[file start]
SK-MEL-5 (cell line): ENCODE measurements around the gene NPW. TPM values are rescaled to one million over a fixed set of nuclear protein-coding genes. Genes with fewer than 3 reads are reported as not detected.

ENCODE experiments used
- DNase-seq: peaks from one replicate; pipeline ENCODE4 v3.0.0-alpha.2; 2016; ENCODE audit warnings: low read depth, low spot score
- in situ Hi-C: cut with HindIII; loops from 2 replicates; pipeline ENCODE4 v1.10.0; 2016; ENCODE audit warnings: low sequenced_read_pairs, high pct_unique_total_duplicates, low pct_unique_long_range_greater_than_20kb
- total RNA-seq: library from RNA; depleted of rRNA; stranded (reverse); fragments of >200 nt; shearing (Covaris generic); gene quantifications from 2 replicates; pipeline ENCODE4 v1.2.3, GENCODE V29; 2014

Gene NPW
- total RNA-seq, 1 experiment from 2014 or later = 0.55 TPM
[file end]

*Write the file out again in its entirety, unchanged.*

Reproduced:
SK-MEL-5 (cell line): ENCODE measurements around the gene NPW. TPM values are rescaled to one million over a fixed set of nuclear protein-coding genes. Genes with fewer than 3 reads are reported as not detected.

ENCODE experiments used
- DNase-seq: peaks from one replicate; pipeline ENCODE4 v3.0.0-alpha.2; 2016; ENCODE audit warnings: low read depth, low spot score
- in situ Hi-C: cut with HindIII; loops from 2 replicates; pipeline ENCODE4 v1.10.0; 2016; ENCODE audit warnings: low sequenced_read_pairs, high pct_unique_total_duplicates, low pct_unique_long_range_greater_than_20kb
- total RNA-seq: library from RNA; depleted of rRNA; stranded (reverse); fragments of >200 nt; shearing (Covaris generic); gene quantifications from 2 replicates; pipeline ENCODE4 v1.2.3, GENCODE V29; 2014

Gene NPW
- total RNA-seq, 1 experiment from 2014 or later = 0.55 TPM